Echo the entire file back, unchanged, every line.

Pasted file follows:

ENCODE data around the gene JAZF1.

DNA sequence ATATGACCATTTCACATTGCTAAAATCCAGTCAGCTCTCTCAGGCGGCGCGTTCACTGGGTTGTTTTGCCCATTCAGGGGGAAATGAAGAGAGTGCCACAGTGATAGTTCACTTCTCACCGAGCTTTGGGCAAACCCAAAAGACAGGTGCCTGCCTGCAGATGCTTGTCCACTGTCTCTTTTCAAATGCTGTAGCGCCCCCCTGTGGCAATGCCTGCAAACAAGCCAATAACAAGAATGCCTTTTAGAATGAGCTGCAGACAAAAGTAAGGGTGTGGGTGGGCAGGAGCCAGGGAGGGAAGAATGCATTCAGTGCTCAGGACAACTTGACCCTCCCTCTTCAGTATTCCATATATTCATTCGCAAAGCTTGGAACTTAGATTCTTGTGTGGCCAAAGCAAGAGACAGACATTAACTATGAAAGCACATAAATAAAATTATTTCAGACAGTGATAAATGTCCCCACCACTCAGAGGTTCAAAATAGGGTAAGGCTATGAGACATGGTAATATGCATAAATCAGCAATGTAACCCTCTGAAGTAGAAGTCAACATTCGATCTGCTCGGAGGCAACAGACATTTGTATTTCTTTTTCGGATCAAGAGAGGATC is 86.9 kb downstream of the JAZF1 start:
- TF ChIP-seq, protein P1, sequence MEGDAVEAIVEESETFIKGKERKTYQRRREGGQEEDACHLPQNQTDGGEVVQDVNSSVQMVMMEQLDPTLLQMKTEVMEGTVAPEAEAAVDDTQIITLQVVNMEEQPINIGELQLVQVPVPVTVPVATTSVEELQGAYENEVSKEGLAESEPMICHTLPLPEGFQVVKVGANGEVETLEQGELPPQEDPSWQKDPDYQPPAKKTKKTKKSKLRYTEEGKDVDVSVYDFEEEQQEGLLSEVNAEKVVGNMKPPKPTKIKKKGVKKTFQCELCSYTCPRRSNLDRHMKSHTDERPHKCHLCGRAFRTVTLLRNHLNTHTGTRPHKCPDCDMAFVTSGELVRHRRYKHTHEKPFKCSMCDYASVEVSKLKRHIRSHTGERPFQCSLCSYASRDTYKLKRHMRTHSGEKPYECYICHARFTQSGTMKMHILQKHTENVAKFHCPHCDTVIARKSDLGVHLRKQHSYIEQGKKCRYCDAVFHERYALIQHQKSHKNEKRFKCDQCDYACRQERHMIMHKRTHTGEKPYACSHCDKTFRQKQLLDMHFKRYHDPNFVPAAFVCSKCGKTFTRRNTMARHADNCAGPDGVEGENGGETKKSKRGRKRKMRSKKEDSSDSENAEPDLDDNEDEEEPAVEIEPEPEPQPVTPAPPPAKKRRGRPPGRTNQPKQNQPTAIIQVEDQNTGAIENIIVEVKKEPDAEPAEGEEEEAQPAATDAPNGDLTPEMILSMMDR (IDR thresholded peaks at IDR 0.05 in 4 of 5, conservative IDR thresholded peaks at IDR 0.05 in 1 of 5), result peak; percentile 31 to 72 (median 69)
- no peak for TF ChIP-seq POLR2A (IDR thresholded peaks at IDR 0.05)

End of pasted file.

ENCODE data around the gene JAZF1.

DNA sequence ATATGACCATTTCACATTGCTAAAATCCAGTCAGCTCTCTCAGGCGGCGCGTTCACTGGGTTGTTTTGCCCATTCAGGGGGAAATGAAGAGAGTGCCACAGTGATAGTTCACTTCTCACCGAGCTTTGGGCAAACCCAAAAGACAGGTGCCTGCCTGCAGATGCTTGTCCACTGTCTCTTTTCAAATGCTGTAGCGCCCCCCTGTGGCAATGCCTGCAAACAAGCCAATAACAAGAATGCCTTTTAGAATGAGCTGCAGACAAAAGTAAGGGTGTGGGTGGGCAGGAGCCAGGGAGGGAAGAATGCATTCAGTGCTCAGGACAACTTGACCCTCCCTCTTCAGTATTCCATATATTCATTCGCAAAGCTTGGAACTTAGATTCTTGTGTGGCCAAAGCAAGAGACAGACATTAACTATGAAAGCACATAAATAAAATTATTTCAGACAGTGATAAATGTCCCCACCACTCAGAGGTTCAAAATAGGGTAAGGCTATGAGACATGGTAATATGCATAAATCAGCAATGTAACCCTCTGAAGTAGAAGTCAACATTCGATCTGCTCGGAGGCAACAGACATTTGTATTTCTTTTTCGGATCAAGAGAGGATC is 86.9 kb downstream of the JAZF1 start:
- TF ChIP-seq, protein P1, sequence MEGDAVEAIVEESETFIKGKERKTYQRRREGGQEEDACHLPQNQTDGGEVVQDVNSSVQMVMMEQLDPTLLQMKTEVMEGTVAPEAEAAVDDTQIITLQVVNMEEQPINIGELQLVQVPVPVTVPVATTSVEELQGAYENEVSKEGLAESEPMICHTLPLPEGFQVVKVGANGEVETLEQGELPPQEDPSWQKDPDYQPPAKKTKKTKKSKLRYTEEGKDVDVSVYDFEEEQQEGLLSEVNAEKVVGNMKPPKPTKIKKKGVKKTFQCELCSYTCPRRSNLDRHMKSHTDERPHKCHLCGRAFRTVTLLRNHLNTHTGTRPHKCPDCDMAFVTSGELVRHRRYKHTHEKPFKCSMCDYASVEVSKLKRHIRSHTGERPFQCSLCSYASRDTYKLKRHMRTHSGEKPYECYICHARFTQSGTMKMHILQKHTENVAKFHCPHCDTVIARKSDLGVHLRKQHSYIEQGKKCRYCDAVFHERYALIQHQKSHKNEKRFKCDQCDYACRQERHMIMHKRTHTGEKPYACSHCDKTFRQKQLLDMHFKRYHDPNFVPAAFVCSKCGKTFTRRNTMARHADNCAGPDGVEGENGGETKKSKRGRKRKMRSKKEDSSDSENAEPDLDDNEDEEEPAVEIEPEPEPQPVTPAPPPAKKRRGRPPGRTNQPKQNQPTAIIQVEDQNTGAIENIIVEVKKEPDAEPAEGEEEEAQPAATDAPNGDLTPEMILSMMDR (IDR thresholded peaks at IDR 0.05 in 4 of 5, conservative IDR thresholded peaks at IDR 0.05 in 1 of 5), result peak; percentile 31 to 72 (median 69)
- no peak for TF ChIP-seq POLR2A (IDR thresholded peaks at IDR 0.05)